1934 The Girl From Missouri. Jack Conway directs Jean Harlow and Franchot Tone in a script by Anita Loos. This is a combination that works. The plot’s a bit dated, but the stars are worth watching.

1932 Red Headed Woman. Jack Conway directed Jean Harlow in the film that made her a star. She plays a woman who uses sex to get ahead: America was not allowed to see this kind of movie once the Hays Office got into gear. It’s scandalous and very funny.

1937 Personal Property. Jean Harlow and Robert Taylor are the height of glamour in this melodrama from Woody Van Dyke. This was one of Harlow’s last films (she was to die later in ’37 aged 26) and she is seen here in her prime. Movie magic.

1936 Suzy. The plot is ridiculous, Jean Harlow plays a singer (and she couldn’t sing a note), the direction is slow: but what this film has going for it is star power, Harlow and Cary Grant.

1935 Hands Across the Table. Mitchell Leisen’s film stars the great Carole Lombard and Fred MacMurray as two people on the up and up who mistake each other for a security blanket but find out money is not the only value in life.

1967 The Graduate. Mike Nichols and a young Dustin Hoffman show us just what a burden the American Dream could be to the next generation. Anne Bancroft makes a bored wife’s play, Hoffman is good showing just how stalled a young man can get, Simon and Garfunkel provide a great soundtrack. Respectability gets the finger. Great way to lock a church.

1982 Blade Runner. Ridley Scott and his set designers made Philip K Dick’s world real, while superimposing an action packed, menacing, fight based plot. The replicants have our sympathy because they have to die, the humans seem pathetic because they have made an entirely non-natural world, the sets have got into our dreams and nightmares.

1992 Passion Fish. John Sayles digs deep in this character exploration of the relationship between two bitter, scarred women. Mary McDonnell and Alfre Woodard show that real drama happens everyday, to ordinary people.

1938 Carefree. Mark Sandrich worked with Fred and Ginger on several films. This is the best written film the two ever starred in, an attempt to get away from the song based series that launched their career. Really great acting, fine comedy, but can you believe in Fred as a psychologist? You must have a complex.

1936 Swing Time. George Stevens got to direct that other great screen couple of the 30s, Fred and Ginger and made the most of any of their directors from the usual superficial plot. The music’s great, the songs’re great, the dancing’s great: they always were with these two. Take time out from enjoying the almost faultless Fred and appreciate just how good a dancer and comedian Ginger Rogers was.

1996 Beautiful Girls. Ted Demme’s episodic coming of age comedy boasts a galaxy of stars and a superbly written script. If you can do without a plot you’ll find it fascinating.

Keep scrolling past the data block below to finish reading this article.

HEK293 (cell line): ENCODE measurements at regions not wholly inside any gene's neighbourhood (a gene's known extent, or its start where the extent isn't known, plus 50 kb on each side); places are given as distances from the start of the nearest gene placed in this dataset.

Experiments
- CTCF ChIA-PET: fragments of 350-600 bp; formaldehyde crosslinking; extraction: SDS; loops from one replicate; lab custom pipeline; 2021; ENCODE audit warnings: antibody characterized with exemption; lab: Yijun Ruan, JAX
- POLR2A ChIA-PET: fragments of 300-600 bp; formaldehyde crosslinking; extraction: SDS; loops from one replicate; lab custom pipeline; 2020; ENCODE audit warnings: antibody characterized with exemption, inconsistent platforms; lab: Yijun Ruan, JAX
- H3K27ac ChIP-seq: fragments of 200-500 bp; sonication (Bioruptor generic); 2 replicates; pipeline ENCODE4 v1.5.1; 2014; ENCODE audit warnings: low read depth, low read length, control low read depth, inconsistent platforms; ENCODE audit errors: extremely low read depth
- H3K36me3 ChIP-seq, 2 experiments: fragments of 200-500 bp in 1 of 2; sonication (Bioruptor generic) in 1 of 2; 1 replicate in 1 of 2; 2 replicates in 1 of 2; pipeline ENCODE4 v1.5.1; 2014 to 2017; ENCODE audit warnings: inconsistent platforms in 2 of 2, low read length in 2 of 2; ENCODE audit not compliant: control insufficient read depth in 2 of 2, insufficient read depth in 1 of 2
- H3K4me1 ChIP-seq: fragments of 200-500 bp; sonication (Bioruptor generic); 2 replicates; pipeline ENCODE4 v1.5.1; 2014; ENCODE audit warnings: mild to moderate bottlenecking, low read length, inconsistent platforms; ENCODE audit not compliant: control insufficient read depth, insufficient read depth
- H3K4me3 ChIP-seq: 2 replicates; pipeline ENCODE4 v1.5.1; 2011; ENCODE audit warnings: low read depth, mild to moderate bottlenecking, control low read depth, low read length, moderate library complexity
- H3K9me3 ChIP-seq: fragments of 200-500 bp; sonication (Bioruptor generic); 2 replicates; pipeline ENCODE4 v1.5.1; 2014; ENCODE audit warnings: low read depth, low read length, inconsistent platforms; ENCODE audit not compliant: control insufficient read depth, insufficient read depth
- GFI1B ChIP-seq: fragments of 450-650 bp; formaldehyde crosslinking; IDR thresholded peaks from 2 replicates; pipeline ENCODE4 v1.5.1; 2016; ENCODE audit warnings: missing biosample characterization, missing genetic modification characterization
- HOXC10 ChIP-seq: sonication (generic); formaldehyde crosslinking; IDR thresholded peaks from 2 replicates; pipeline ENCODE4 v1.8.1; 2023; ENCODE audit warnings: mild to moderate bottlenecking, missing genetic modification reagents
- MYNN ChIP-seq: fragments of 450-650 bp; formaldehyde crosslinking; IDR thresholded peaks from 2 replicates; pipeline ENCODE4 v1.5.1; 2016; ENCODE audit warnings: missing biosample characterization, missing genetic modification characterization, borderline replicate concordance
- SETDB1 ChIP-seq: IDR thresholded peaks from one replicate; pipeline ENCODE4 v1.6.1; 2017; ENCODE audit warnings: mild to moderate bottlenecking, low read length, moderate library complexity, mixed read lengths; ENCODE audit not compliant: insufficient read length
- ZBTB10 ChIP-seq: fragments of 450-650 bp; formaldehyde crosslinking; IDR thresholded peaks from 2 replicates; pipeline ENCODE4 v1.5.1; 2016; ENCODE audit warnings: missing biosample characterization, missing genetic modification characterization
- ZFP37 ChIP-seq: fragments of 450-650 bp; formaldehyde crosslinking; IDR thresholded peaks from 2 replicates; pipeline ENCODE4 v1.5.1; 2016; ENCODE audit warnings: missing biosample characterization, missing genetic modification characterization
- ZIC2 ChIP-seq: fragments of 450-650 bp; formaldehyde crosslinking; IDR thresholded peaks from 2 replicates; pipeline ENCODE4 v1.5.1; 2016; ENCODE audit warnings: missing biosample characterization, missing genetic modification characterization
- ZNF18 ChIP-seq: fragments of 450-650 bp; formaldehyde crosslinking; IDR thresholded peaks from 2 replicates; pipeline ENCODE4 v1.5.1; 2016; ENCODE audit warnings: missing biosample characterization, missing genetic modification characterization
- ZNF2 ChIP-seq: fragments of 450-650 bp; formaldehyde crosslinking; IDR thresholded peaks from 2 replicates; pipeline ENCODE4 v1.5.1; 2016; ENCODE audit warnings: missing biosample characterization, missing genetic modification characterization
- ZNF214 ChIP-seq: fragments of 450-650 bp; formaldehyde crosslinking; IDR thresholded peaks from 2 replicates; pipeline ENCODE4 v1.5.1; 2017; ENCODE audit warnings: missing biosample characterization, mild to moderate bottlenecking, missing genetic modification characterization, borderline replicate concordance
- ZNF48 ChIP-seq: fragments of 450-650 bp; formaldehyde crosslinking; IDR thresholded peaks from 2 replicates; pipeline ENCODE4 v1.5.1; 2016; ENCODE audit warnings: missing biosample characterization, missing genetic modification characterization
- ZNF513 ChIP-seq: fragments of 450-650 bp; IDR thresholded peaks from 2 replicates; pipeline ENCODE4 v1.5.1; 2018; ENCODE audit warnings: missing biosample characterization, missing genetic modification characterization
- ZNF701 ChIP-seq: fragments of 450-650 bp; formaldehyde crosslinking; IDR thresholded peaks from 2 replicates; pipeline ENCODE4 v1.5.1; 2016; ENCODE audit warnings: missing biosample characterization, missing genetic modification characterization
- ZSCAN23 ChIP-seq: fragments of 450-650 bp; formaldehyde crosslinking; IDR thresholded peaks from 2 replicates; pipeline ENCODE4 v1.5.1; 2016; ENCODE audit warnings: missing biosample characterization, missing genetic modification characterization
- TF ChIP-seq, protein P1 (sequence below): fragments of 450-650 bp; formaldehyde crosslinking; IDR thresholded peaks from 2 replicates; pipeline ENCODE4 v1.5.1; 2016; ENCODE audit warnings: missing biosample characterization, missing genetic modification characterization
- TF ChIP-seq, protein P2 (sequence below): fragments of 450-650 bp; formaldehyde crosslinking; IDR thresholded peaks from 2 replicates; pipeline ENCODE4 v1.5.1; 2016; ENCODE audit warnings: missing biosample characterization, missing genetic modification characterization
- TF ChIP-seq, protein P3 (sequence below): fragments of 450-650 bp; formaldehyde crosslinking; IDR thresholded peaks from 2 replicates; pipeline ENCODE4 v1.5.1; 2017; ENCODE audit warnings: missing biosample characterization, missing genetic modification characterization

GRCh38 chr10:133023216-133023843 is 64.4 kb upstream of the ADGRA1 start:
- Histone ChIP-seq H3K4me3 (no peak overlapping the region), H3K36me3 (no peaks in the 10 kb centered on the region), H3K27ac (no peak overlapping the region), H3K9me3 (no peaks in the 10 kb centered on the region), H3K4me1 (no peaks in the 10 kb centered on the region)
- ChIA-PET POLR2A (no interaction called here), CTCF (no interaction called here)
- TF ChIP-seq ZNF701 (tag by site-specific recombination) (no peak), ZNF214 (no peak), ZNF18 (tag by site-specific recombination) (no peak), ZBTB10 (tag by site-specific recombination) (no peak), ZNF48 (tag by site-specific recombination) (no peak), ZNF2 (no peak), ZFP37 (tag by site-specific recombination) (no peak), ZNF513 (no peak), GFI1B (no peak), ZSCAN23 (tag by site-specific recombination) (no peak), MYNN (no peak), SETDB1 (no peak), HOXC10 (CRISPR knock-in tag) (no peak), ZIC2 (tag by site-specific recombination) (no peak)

1995 Amateur. Hal Hartley mixes theatre of the absurd, Greek tragedy and film noir in this strange tale of a man and a woman seeking redemption. A new look at the old problem of alienation.

1991 Trust. Hal Hartley’s best film stars Adrienne Shelly and Martin Donovan as two quirky characters who haven’t a hope – alone. Minimalist, deadpan, dryasdust humour you can choke on, and the famous dialog.

1989 The Unbelievable Truth. Hal Hartley’s first feature creates a bizarre, not-quite-real world where people speak dialog from a Samuel Beckett play, fears and neuroses are shown as real events and drama becomes psychodrama.

1960 Elmer Gantry. Richard Brooks directs Burt Lancaster in an exuberant performance as a persuasive salesman doing poorly until he pitches for god to get the girl he thinks he wants, then an old sin comes to roost and things fall apart. A warning to evangelists everywhere about the dangerous vulnerability and need in people they attempt to use.

1956 Baby Doll. Elia Kazan elicited great performances in another Williams’ film, a comedy of revenge that pits Karl Malden against Eli Wallach. Each man feels threatened by and goes to extreme lengths to damage the other. Malden and Carroll Baker have one of the sexiest seduction scenes in cinema simply by showing Baker’s arousal.

1957 Twelve Angry Men. Sidney Lumet directed this courtroom drama starring Henry Fonda which examines what is involved in judging others. How much needs to be taken into consideration, how much actually is? Superb performances make this great drama, and the little room in which it takes place makes it even more intense.

1995 Strange Days. Kathryn Bigelow’s classic SF action movie shifts effortlessly between an Orwellian warning of the dangers of media addiction, a classic love triangle and heart stopping action. One of the best.